1. This appeal arises out of a suit for restitution of conjugal rights. The plaintiff and the defendant both being Muhammadans were married a number of years ago. The defendant Musammat Saman has apostatised from Islam and become a Christian, and has since left the protection of her husband. He now sues for restitution of conjugal rights and the defence is that by the fact of her apostasy the marriage tie became dissolved and a decree cannot be passed for restitution of such rights. Both the lower Courts have held that the suit cannot be maintained in view of the authorities upon the subject.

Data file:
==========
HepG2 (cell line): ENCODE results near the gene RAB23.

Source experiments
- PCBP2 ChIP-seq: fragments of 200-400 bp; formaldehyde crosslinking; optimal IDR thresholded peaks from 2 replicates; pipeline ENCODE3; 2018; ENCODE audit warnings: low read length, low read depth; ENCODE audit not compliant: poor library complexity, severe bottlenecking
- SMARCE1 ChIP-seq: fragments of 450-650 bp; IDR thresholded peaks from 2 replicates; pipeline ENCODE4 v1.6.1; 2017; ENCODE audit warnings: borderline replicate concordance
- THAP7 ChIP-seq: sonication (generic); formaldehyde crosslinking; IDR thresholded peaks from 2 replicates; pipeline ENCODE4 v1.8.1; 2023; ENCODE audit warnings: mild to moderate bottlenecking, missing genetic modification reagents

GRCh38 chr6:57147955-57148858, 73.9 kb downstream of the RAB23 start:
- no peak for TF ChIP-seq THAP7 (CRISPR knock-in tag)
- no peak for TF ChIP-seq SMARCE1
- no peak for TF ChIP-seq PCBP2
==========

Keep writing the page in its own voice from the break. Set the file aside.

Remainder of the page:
2. We have heard the argument of the learned counsel for the plaintiff-appellant, which was based on a passage to be found in the third edition of Mr. Amir Ali's work on Muhammadan Law. Mr. Ishaq Khan admits that there is no authority to be found in support of his contention outside the writings of the Jurists of Balkh, Samarkand and this apparently is so. In the second edition of Mr. Amir Ali's work, it is definitely stated that 'under the Muhammadan law, if Moslem husband or a Moslem wife apostatise from Islam, the apostasy has the effect of dissolving the marriage tie between the parties.' Baillei in his Digest of Muhammadan Law at page 182 also states that 'Apostasy from Islam by one of a married pair, is a cancellation of their marriage.' In Hamilton's translation of the Hidaya at page 66 is the passage: 'If either husband or wife apostatise from the faith, a separation takes place without divorce according to Haneefa and Aboo Yoosuf'. Sir Roland Wilson in his work on Anglo-Muhammadan Law at page 156 writes as follows: It seems that the effect of either or both of the parties to a Muhammadan marriage renouncing the Muhammadan religion is to dissolve the marriage in so facto so far as the British Courts are concerned, leaving it open to the parties to solemnise a fresh marriage under the Christian Marriage Act, XV of 1872, or under Act 111 of 1872, according to circumstances.' In the case of Zubirdust Khan v. His Wife 2 N.W.P.H.C.A. 370, Turner Offg. C.J., and Turnbull J., expressed the opinion that the effect of the apostasy of a Muhammadan wife was to dissolve the marriage contract and that according to the Muhammadan Law if either party to marriage becomes a convert to Christianity, a claim for restitution of conjugal rights cannot be supported. In addition to these authorities, we have the ruling in the case of Imam Din v. Hasan Bibi 184 P.L.R. 1906 : 85 P.R.1906. In that case it was also held that according to the Muhammadan Law, a wife's conversion from Islam to Christianity effects a complete dissolution of her marriage with her Muhammadan husband. There is thus a great mass of authority in support of the view taken by the Courts below. The only ground, as we have said, upon which the learned counsel for the appellant supports his argument is the statement of Mr. Amir Ali in the third edition of his work at page 432. The learned author directs attention to the divergence of opinion as to the effect of the wife's abjuration of Islam on the status of marriage and points out that the lawyers of Bokhara have always taken a narrow view of the law but that the law of the jurists of Balkh and Samarkand laid down that 'when a woman abjures Islam for a scriptural or revealed religion like Judism or Christianity, her renunciation of the faith does not dissolve the marriage.' Then the learned author refers to the arguments in support of their contention and to the decision which we have just cited from the Punjab Chief Court Re cord and submits that 'the British Indian Courts are by their constitution bound to follow the more reasonable enunciations of the jurists of Balkh and Samarkand.' We find ourselves unable to disregard the authorities in support of the view taken by the Court below and depart from the course of decisions hitherto prevailing. However weighty be the view expressed by Mr. Amir Ali, we do not think that we should be justified in doing so. We, therefore, dismiss the appeal with costs.